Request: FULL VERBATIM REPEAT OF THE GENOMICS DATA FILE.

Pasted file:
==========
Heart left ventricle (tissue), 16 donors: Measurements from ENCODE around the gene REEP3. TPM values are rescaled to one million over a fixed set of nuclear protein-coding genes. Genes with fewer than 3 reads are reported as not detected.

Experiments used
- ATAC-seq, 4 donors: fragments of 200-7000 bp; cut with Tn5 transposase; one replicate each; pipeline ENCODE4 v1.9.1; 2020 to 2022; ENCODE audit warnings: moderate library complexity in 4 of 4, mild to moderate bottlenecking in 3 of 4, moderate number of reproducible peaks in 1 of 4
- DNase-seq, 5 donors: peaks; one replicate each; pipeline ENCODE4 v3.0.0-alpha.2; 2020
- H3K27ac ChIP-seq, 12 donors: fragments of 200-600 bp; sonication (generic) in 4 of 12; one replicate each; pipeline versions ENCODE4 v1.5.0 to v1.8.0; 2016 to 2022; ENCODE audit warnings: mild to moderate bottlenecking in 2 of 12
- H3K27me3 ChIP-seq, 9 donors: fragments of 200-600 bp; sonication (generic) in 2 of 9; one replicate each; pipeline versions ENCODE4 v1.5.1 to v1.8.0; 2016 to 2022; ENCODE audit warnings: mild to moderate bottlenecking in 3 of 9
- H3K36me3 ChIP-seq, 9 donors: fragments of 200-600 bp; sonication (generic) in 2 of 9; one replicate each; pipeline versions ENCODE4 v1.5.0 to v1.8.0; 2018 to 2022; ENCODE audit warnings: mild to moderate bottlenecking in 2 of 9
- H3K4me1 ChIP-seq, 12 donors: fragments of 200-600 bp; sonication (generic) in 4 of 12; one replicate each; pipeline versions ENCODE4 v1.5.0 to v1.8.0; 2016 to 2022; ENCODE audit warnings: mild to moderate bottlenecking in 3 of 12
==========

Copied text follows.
Heart left ventricle (tissue), 16 donors: Measurements from ENCODE around the gene REEP3. TPM values are rescaled to one million over a fixed set of nuclear protein-coding genes. Genes with fewer than 3 reads are reported as not detected.

Experiments used
- ATAC-seq, 4 donors: fragments of 200-7000 bp; cut with Tn5 transposase; one replicate each; pipeline ENCODE4 v1.9.1; 2020 to 2022; ENCODE audit warnings: moderate library complexity in 4 of 4, mild to moderate bottlenecking in 3 of 4, moderate number of reproducible peaks in 1 of 4
- DNase-seq, 5 donors: peaks; one replicate each; pipeline ENCODE4 v3.0.0-alpha.2; 2020
- H3K27ac ChIP-seq, 12 donors: fragments of 200-600 bp; sonication (generic) in 4 of 12; one replicate each; pipeline versions ENCODE4 v1.5.0 to v1.8.0; 2016 to 2022; ENCODE audit warnings: mild to moderate bottlenecking in 2 of 12
- H3K27me3 ChIP-seq, 9 donors: fragments of 200-600 bp; sonication (generic) in 2 of 9; one replicate each; pipeline versions ENCODE4 v1.5.1 to v1.8.0; 2016 to 2022; ENCODE audit warnings: mild to moderate bottlenecking in 3 of 9
- H3K36me3 ChIP-seq, 9 donors: fragments of 200-600 bp; sonication (generic) in 2 of 9; one replicate each; pipeline versions ENCODE4 v1.5.0 to v1.8.0; 2018 to 2022; ENCODE audit warnings: mild to moderate bottlenecking in 2 of 9
- H3K4me1 ChIP-seq, 12 donors: fragments of 200-600 bp; sonication (generic) in 4 of 12; one replicate each; pipeline versions ENCODE4 v1.5.0 to v1.8.0; 2016 to 2022; ENCODE audit warnings: mild to moderate bottlenecking in 3 of 12